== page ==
I wrote my essay, Bloggers vs. Journalists is Over, in 2005. And it should be over. After all, lots of journalists happily blog, lots of bloggers journalize and everyone is trying to figure out what's sustainable online. But there's something else going on, and I think I've figured out a piece of it: these two Internet types, amateur bloggers and pro journalists, are actually each other's ideal "other."
A big reason they keep struggling with each other lies at the level of psychology, not in the particulars of the disputes and flare-ups that we continue to see online. The relationship is essentially neurotic, on both sides. Bloggers can't let go of Big Daddy media— the towering figure of the MSM — and still be bloggers. Pro journalists, meanwhile, project fears about the Internet and loss of authority onto the figure of the pajama-wearing blogger. This is a construction of their own and a key part of a whole architecture of denial that has weakened in recent years, but far too slowly.
The only way we can finally kill this meme--bloggers vs. journalists--and proceed into a brighter and pro-am future for interactive journalism is to go right at the psychological element in it: the denial, the projection, the neuroses, the narcissism, the grandiosity, the rage, the fears of annihilation: the monsters of the id in the newsroom, and the fantasy of toppling the MSM in the blogosphere. That is what my solo presentation will be about: a tale of the Internet, told through types.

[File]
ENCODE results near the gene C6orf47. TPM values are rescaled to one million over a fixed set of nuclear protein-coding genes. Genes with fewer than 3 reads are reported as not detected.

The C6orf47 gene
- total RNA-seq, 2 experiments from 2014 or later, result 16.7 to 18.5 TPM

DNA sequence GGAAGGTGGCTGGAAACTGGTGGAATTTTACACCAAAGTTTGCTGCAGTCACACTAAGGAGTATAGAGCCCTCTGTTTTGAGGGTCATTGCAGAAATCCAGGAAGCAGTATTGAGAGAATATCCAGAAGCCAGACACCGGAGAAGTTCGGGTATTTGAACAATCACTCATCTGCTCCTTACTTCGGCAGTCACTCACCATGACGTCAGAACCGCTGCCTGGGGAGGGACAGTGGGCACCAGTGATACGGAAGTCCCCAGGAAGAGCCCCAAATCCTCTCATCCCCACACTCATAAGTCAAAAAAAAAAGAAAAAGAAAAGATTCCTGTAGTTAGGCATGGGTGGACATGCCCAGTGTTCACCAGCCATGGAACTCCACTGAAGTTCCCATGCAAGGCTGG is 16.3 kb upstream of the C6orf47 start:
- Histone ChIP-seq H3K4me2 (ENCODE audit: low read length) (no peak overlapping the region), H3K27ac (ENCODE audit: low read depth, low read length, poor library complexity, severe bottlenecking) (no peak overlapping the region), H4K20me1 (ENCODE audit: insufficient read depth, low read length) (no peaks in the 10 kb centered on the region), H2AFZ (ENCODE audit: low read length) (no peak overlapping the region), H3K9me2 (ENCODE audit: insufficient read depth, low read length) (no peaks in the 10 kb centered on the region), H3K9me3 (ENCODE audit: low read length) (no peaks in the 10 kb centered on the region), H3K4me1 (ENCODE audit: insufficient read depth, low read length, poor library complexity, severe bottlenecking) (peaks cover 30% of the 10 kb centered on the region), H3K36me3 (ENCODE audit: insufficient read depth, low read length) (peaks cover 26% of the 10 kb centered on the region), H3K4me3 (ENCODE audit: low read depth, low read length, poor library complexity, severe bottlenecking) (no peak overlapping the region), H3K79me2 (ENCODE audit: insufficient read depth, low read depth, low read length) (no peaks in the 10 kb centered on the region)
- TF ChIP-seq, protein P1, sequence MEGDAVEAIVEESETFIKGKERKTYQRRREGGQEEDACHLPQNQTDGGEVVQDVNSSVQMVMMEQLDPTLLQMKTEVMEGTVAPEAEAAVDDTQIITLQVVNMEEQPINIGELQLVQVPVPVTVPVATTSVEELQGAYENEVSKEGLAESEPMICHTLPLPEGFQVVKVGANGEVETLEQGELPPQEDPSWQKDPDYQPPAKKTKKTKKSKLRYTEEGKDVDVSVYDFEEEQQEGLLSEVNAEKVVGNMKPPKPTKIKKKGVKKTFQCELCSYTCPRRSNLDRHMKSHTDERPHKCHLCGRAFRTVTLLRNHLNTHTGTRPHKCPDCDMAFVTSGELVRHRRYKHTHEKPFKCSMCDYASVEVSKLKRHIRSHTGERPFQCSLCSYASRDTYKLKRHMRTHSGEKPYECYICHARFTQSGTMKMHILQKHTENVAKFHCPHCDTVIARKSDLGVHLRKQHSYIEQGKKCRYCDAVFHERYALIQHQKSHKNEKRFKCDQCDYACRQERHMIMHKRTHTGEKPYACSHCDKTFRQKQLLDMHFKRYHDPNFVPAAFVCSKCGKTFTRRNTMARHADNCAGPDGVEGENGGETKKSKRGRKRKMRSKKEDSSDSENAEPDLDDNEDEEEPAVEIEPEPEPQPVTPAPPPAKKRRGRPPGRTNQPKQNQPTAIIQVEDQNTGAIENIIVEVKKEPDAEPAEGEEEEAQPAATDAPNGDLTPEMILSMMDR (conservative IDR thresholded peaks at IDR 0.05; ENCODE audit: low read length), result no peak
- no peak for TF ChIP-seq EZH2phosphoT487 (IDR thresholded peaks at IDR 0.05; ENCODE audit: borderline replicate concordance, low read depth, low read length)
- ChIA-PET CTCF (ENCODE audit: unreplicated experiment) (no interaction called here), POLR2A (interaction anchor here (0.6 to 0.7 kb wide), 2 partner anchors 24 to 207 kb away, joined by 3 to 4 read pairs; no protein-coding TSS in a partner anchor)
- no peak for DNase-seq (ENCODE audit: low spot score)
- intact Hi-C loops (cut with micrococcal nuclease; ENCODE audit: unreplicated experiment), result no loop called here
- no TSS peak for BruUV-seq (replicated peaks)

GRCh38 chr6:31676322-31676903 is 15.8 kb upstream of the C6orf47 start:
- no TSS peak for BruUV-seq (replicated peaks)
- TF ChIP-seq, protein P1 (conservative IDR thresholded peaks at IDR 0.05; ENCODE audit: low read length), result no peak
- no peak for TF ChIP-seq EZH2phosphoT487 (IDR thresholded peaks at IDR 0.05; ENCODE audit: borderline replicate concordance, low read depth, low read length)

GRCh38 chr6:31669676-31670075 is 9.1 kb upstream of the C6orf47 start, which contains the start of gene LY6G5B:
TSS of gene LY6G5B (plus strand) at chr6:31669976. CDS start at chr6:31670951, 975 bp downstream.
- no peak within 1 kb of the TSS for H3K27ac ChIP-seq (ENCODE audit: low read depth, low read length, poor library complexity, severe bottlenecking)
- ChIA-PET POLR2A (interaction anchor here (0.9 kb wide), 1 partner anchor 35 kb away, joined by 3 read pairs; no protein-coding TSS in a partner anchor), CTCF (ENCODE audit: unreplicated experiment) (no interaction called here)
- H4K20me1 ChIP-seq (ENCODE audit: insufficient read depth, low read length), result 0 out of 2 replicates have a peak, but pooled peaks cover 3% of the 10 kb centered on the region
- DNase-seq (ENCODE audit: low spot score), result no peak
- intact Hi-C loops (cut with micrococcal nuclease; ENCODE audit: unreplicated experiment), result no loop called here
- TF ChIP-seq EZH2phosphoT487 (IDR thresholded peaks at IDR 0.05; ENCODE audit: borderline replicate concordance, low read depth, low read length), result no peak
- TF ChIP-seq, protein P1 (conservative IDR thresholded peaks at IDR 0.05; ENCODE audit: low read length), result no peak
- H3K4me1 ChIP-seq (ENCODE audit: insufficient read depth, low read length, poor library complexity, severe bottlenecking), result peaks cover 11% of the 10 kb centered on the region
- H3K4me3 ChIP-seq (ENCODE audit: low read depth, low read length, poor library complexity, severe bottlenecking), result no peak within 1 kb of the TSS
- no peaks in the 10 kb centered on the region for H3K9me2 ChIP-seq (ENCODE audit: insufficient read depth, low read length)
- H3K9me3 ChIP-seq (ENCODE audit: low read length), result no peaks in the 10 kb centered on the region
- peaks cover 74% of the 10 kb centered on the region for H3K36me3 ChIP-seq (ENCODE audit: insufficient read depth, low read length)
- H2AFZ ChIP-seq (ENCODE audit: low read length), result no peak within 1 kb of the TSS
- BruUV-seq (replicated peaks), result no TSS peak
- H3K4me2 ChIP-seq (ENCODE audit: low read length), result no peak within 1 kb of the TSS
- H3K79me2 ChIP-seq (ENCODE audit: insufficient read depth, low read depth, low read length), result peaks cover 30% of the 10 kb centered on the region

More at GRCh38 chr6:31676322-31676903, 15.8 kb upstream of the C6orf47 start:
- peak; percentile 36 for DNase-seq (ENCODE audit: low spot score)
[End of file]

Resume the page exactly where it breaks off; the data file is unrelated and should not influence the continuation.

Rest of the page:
What do you think the future of journalism should look like? As technology enables a new era of both journalism and media business, both are being redefined through new tools and practices. Activists, dissidents and whistleblowers have a global platform for protest, and journalists can tap an unprecedented range and depth of sources. But what are the best models for sharing information and collaborating through the internet? Information may want to be free, but how should it be organised? And what do the mechanisms of networked journalism and collaboration look like?
Journalists, and the organisations they work for, need to incorporate new technologies and adapt the ways they work, breaking down the walls between themselves and readers and placing themselves at the centre of the conversation. What are the limitations of existing tools? How does journalism need to adapt, and how could a network of collaboration help that transformation? What have been the most successful examples of open journalism so far?
As discussion over the neutrality of the internet intensifies, perhaps we should consider a new, non-commercial internet space free from government intervention - a new interpretation of the fourth estate. A digital public space where copyright and collaboration are reinvented. What can journalism and the media learn from successful 'openness' campaigns of the web, of business and open government?
11th–15th March 2011